Sunday brought a simulated pursuit – although the athletes started in the order they finished on Saturday, they were separated by thirty seconds instead of the time gaps from the previous race. For Studebaker, the 15-second advantage would have been nice to hold onto.
“I think today [the heat] just caught up to me,” she wrote. “My prone shooting was solid, but by the time I got to standing I was pretty tired and just couldn’t keep things going. It was a tough one for sure.”
Pursuits feature four shooting stages – two prone and two standing. For the women, these stages are spread over 10 k. Studebaker missed seven shots and finished in sixth place.
With the previous day’s winner faltering, Barnes stepped up and took the win by a solid minute over her sister. Of all the women, Barnes shot the best: she had only a single penalty to Colliander’s four. The best shooting in the men’s field was four penalties as well. The twins, who do not have national team support, have been the best American shooters for several years – and have turned heads when they appear on the World Cup circuit as well.
“We are where we want to be leading up to the next set of trials in Utah,” Colliander told FasterSkier. “It’s still early in the summer though and there is a lot of work to be done still before the season. We don’t want to be rocket fast right now, we want to be fast in the winter. You can’t look to seriously at results in the summer like this, but you can gauge how you feel and what you still need to work on before the snow flies.”
National team member Laura Spector, who is finishing up her last term at nearby Dartmouth College this summer, finished third with seven penalties.
“I’ve been training in Hanover during the week and go to Jericho for combo training on the weekend,” Spector said of her summer schedule. “It’s been pretty standard, and I just try to fit the training sessions in between classes and homework.”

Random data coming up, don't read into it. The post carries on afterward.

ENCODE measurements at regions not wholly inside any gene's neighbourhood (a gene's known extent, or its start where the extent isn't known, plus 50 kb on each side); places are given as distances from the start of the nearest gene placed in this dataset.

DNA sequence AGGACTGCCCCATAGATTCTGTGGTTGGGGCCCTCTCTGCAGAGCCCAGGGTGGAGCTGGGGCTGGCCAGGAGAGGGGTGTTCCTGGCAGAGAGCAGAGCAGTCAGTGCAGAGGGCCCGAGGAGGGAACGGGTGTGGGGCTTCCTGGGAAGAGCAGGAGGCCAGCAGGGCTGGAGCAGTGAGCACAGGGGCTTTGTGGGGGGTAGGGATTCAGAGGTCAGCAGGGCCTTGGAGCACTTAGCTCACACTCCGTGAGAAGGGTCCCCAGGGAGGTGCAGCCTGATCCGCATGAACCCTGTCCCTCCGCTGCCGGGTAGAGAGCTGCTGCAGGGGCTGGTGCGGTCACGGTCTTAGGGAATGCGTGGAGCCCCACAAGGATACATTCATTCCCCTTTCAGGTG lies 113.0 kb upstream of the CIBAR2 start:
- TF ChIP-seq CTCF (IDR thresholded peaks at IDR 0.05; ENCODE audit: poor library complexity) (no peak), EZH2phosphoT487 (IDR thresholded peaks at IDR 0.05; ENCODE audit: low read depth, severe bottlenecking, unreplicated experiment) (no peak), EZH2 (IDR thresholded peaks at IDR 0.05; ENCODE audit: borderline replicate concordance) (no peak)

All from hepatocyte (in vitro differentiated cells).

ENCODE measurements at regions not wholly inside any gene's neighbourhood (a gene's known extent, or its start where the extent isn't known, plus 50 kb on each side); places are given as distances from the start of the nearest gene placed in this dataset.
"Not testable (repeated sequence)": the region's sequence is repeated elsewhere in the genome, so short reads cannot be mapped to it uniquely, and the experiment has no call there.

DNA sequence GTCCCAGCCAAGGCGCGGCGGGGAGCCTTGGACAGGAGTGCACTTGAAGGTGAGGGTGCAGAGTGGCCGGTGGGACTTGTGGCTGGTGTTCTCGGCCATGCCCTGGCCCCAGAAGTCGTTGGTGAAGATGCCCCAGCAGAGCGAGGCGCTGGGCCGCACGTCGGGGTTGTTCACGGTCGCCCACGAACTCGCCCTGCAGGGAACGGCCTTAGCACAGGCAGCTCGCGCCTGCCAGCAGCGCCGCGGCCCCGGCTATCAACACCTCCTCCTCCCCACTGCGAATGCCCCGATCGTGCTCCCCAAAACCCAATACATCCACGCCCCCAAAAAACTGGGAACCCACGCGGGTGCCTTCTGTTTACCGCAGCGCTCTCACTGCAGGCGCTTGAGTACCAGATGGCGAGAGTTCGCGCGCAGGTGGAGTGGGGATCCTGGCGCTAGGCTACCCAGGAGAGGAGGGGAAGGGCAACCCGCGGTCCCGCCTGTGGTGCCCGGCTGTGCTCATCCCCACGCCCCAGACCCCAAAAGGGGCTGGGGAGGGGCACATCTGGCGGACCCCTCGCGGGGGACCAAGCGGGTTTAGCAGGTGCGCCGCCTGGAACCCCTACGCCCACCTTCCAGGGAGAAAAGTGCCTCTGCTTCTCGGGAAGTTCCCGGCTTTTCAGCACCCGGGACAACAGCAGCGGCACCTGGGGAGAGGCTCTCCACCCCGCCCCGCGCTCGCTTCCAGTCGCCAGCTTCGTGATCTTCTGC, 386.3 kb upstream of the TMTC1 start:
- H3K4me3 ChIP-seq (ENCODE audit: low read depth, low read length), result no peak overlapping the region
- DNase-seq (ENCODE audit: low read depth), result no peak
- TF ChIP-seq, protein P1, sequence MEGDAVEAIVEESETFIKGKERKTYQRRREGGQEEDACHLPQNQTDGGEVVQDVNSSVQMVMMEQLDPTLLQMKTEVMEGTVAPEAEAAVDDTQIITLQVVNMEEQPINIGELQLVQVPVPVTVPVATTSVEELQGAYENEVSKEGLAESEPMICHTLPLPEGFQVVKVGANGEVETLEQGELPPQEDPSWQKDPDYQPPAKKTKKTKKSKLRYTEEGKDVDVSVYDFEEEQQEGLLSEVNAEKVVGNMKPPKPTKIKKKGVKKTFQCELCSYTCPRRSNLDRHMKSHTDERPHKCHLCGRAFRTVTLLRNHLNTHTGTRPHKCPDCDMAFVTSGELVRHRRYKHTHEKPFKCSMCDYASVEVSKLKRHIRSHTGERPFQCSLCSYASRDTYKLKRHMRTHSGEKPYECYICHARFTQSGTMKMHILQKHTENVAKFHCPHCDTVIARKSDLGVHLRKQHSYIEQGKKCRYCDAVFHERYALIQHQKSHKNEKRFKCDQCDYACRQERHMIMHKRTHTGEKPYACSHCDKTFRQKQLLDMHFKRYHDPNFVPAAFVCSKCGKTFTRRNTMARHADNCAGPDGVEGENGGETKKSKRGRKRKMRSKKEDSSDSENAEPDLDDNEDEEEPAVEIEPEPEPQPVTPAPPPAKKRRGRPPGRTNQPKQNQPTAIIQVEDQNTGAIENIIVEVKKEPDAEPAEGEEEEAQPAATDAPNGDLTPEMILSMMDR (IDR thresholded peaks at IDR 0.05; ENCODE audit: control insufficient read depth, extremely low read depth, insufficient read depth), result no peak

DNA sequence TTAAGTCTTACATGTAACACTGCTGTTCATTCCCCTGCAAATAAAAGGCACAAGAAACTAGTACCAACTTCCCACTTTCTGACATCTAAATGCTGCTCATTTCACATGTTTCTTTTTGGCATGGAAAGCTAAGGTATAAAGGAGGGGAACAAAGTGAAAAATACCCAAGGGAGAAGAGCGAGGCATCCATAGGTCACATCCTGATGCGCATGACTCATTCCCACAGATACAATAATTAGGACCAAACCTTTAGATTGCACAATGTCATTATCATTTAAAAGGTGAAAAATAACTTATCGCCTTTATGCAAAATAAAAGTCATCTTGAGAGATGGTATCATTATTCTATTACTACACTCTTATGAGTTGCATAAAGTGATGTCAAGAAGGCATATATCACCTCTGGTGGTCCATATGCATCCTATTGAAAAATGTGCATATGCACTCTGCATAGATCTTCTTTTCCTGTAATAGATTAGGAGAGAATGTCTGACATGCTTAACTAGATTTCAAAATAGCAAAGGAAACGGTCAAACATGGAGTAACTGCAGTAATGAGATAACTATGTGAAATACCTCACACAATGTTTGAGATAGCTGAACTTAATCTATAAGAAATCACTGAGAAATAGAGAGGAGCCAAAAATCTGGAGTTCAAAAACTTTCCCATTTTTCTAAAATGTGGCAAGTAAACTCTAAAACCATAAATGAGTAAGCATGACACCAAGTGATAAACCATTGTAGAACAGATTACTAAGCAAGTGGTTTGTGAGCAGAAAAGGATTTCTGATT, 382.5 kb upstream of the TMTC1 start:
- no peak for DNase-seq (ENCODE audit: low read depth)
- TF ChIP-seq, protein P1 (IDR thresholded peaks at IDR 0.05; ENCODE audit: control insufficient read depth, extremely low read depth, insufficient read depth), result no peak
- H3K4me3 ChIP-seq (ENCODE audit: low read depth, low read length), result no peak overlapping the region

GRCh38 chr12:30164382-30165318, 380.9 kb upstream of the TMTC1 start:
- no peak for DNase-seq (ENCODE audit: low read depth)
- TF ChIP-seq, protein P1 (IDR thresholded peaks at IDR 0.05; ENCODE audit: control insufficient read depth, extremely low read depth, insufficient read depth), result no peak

In the men’s race, Bailey stuck to his winning ways, this time beating teammate Leif Nordgren by 17 seconds over 12.5 k of skiing despite having five penalties to Nordgren’s four.
“The races went pretty well,” Bailey said in a characteristically humble e-mail. “I have changed around my training a bit over the last month and I was happy to see that I was still able to perform well given those changes.”
But like Studebaker, he was careful not to take his victories to seriously.
“As far as these races are concerned, I think it’s hard to look at summer results and make assumptions or predictions about the upcoming winter,” Bailey said. “I’m happy with the way this weekend went, and it is a good affirmation of the work I’ve been doing. However, it’s important to keep things in perspective: my focus is on the December World Cups and eventually World Champs in Ruhpolding later this winter.”
Norgren, who is the youngest member of the national team, was pleased with his second-place finish.
“The skiing was pretty fast,” he said. “I’ve made a lot of improvements this summer in both technique and strength so I was happy with how the skiing went. As to where I was last summer, I’d say I’m way ahead of there now!”
Bowler edged out Teela for the final spot on the podium, giving the national team another sweep.
What’s next for the biathletes? The “A” team will be traveling to Europe for a training camp, while the rest of the squad will stay in the U.S.
The next races at Jericho will be the International Biathlon Union’s North American Summer Biathlon Championships, which pair running with shooting. It’s unlikely that any winter biathletes will be competing.
Results from the weekend can be found here.